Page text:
• The Ghost Rider is a burning skeleton riding a motorcyle made of hellfire. He's also the hero of his story. And in one storyline is actually revealed to be an angel.
  • Hellboy. This quote is from the end of the movie, not the comic book, but it applies:
    "What makes a man a man? A friend of mine once asked. It's the choices he makes. Not how he starts things, but how he finishes them."
    • Not that it's especially easy to find any actual light-aligned entities in his setting, and he tends to slaughter the dark ones he meets with extreme prejudice, although since he finds them by following the bodies there's a certain sampling bias and if it's not a whole army of skeletons or similar he treats folks like folks... mostly. But, as an Anti Anti Christ, he's trope-worthy for sure.
  • Blue Devil, especially after a Deal with the Devil turned him into an actual devil and he obtained a powerful Evil Weapon. He's still a superhero and a devoted churchgoer even though being in a church literally burns his flesh. Somewhat deconstructed when he learned that he had received a place in Hell's hierarchy as a Rhyming Devil because his heroic deeds have given Hell good publicity — he's made Hell "cool".
  • One of the only examples of this in the BIONICLE series is Takanuva after he survives a shadow leech attack. As for everything else, Greg Farshtey seems hell-bent on averting this trope.
    • In a literal sense, Onu-Matoran generally wear dark colored armor, live in nigh-unreachable caves and enjoy darkness, and some Earth Toa actually look pretty frightening (Onua with his humongous claws, likewise Nuparu, who also had a punk-themed mask decorated by spikes). Yet they're among the nicest of characters.
  • Subverted in Brian Bendis' Powers with Queen Noire. Although a good guy, the source of her powers certainly isn't. Which then proceeded to kill the entire team and them some.
  • The Creeper is a yellow skinned, green haired giggling madman who looks eerily similar to the Joker and possesses a laugh terrifying enough to physically paralyze anyone who hears it. He's also one of Gotham City's vigilantes and was present alongside the other heroes who came to oppose Hush following Batman's death, described by Dick Grayson as "trusted allies sworn to preserving my father's legacy". (Depending on the Writer, the Creeper is often perfectly rational, but pretending to be insane because it scares the willies out of criminals; Batman himself uses a different approach, but to much the same end result.)
  • The "Nega-Scott" in Scott Pilgrim does look like an evil doppelganger of the title character, but he's got a much more bigger and significant purpose than that. He's a manifestation of all the mistakes that Scott has made and is meant to make Scott learn from said mistakes to become a better person. As such, Nega-Scott is absorbed into Scott so that he could make a better influence on his girlfriend and his other friends.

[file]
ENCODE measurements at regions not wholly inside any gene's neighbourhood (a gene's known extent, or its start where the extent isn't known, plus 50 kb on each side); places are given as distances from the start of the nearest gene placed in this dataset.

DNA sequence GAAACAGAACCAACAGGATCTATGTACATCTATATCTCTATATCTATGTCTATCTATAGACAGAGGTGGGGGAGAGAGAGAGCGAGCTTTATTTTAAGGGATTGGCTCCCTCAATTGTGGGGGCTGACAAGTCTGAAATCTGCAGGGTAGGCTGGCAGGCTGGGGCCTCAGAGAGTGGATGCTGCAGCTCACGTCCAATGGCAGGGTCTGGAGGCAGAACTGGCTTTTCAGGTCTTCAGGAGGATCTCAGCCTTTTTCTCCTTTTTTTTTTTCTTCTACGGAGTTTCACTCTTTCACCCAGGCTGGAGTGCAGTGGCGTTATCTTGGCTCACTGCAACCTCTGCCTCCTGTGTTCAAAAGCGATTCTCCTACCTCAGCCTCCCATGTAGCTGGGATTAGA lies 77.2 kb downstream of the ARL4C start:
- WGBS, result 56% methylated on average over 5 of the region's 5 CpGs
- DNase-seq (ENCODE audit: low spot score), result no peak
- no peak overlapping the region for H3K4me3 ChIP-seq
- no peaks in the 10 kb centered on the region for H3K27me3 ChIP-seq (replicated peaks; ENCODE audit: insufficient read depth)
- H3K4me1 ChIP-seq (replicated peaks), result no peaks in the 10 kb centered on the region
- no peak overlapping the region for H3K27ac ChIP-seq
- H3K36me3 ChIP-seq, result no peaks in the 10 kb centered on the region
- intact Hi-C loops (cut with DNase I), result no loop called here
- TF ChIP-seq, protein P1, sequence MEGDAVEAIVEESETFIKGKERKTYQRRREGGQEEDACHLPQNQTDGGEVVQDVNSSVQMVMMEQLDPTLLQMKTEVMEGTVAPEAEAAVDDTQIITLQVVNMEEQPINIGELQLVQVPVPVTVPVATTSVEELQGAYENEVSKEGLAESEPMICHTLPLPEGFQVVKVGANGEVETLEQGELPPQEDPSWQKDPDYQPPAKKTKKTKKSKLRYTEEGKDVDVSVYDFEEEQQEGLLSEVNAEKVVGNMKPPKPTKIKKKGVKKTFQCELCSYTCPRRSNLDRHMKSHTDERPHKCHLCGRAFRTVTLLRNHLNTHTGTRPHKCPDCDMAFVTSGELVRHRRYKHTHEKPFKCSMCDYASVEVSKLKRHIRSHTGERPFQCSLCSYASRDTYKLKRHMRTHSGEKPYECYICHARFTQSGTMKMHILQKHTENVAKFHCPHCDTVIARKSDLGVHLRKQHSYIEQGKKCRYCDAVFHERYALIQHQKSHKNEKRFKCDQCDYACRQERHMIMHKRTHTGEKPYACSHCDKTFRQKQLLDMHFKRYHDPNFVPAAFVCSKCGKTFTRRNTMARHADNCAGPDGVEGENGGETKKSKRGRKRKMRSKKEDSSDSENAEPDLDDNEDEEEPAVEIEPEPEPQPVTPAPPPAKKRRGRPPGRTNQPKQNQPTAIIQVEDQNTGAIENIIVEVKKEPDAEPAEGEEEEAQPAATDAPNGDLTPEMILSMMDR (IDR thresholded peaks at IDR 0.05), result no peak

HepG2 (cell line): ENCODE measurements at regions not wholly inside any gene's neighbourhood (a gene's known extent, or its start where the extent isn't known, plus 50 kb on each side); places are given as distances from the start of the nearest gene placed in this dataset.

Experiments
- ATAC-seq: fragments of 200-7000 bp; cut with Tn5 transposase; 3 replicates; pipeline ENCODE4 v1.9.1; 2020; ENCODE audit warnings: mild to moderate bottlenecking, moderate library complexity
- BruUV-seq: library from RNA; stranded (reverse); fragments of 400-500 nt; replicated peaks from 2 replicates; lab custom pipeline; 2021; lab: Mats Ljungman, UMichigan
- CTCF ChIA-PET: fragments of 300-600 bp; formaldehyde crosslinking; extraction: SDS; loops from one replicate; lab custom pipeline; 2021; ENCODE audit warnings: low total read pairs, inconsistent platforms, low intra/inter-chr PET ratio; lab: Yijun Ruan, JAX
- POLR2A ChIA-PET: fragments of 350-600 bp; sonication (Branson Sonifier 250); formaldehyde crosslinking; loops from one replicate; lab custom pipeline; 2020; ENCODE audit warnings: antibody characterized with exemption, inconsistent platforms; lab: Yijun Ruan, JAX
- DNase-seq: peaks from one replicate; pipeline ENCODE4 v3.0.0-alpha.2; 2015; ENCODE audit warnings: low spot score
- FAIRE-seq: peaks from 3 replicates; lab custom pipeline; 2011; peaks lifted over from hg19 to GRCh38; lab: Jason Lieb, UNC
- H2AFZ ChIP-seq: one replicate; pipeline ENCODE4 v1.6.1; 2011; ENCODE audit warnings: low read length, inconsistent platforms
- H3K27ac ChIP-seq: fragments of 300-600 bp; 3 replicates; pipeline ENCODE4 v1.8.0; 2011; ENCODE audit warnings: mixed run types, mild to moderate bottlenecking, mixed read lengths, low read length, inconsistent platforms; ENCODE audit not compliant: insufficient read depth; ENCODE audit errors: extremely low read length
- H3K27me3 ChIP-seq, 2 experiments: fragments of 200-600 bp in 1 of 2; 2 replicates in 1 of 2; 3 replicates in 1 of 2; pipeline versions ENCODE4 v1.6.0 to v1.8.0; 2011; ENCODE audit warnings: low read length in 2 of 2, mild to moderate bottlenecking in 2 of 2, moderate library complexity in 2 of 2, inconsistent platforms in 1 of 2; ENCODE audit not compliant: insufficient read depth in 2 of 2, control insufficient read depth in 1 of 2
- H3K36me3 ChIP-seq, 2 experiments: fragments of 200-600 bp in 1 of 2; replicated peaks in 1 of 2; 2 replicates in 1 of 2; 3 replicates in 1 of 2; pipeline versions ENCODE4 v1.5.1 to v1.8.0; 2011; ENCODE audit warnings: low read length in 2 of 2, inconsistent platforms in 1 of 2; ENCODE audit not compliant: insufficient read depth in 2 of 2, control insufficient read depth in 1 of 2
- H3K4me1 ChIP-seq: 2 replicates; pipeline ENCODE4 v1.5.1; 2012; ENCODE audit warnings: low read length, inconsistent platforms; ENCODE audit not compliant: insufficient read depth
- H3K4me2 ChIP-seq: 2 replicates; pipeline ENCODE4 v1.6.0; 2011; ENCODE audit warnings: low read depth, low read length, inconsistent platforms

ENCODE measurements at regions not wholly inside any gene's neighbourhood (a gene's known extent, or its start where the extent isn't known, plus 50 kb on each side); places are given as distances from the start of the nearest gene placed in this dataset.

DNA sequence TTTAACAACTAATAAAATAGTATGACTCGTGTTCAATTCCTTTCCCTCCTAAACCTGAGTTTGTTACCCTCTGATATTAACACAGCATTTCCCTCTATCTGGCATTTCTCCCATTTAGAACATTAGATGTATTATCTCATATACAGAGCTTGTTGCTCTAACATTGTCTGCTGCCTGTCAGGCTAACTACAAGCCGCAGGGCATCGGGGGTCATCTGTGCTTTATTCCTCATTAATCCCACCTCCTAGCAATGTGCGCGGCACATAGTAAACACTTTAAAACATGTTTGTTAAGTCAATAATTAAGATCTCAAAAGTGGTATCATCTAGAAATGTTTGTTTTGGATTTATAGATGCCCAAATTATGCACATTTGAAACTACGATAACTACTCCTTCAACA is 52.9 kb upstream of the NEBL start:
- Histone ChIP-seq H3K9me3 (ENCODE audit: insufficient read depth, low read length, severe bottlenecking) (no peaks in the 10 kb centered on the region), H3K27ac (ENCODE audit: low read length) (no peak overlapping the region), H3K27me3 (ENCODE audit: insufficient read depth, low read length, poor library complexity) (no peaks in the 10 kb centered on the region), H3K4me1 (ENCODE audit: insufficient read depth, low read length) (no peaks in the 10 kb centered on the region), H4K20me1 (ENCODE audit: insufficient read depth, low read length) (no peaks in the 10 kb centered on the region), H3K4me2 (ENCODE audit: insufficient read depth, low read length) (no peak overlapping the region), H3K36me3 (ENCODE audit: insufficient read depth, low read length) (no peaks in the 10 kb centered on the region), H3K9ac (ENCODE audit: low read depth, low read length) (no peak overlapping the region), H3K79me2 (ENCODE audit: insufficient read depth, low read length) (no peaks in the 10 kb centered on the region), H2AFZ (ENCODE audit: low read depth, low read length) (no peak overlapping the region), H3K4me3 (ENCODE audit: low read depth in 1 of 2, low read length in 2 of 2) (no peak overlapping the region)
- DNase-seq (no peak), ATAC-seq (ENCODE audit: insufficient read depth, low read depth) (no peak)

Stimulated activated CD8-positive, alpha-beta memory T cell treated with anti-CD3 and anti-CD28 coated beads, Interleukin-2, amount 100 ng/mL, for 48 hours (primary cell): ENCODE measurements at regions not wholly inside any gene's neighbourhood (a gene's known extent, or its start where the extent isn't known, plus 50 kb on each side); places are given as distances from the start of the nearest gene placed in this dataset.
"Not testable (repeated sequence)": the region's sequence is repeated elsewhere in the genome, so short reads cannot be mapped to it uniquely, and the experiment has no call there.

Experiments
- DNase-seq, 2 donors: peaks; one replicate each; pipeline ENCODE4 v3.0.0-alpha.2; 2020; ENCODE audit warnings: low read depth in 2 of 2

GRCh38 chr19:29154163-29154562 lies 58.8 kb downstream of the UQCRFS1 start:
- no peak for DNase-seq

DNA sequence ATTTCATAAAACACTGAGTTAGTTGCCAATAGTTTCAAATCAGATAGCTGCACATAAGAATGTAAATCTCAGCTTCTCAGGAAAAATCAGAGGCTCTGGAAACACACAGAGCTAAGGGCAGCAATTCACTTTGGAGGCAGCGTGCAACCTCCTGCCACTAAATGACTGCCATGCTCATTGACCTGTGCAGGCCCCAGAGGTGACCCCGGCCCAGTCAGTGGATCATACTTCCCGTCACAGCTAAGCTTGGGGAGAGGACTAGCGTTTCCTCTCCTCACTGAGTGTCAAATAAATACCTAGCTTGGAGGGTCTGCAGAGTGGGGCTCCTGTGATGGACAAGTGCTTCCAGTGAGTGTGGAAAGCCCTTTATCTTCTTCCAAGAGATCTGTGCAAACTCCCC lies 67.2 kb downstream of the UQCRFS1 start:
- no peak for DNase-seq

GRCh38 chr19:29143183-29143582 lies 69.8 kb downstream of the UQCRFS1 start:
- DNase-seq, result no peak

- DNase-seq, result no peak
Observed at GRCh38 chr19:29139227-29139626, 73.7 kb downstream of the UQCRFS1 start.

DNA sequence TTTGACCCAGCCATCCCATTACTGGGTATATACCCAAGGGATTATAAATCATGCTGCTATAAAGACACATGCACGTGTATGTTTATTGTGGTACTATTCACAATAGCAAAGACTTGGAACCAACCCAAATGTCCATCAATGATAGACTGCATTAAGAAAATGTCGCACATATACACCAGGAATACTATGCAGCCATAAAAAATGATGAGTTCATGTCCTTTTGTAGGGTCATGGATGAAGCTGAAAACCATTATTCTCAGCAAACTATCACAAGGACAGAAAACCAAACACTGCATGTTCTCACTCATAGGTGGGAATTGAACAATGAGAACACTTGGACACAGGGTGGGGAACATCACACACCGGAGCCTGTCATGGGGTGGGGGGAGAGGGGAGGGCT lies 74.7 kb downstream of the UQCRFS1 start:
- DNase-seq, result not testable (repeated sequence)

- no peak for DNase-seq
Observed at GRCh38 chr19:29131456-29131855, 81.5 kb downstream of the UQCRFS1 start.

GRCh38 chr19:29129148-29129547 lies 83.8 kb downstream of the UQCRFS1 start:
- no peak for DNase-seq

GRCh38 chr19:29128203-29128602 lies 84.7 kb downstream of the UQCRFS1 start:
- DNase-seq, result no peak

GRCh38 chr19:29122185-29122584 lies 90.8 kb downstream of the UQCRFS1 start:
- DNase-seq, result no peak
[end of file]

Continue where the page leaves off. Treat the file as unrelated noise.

• Kaluu, an Evil Sorcerer and one-time foe of Doctor Strange, accompanies him on a mission to defeat the dark magic Strange had inadvertently loosed in the world. Over the course of their misadventure Strange was forced to admit that Kaluu was also a hero working on the side of good, even though his pragmatism and readiness to sacrifice some to save others bothered him.
  • Etrigan is basically the embodiment of this trope. He's a demon from hell, but he's still a good guy. Sometimes. It might be more accurate to say that he often falls into a kind of a "the enemy of my enemy is my friend" situation with the actual "good guys," and that they sometimes have compatible goals ... in the short term, at least.
    • His animated adaptions are a much straighter example.
  • Batman's Marvel counterpart, Daredevil, also counts. He dresses up like the Devil and inspires tremendous fear in criminals due to his intense bravery and vicious fighting style but is a hero who stands up for the oppressed both as a hero and civilian and sacrifices himself for others on multiple occasions.
  • Spawn is a Anti-Hero with demonic powers and a horrifying origin. He is deliberately contrasted with the Redeemers, villains with angelic powers. One of them is his Arch-Enemy Jason Wynn, and he is as vile as they come.
  • The Rot in Swamp Thing was originally treated as a dark force of evil. It's really just the natural force of death and decay which is vital to the cycle of life corrupted by Anton Arcane.
  • In the comic version of Winx Club, a witch named Shilly is convinced by the Trix to make a love potion to break up Stella and Brandon (since the Trix were still going through their awkward "we want to be bad guys but aren't quite sure how" phase at this point). Once she realizes how miserable Stella is without Brandon (who has consequently fallen for her, due to the potion), she and Bloom make an antidote to the potion. She ended up being friendly with the Winx since then, though she didn't get that much face time after that story.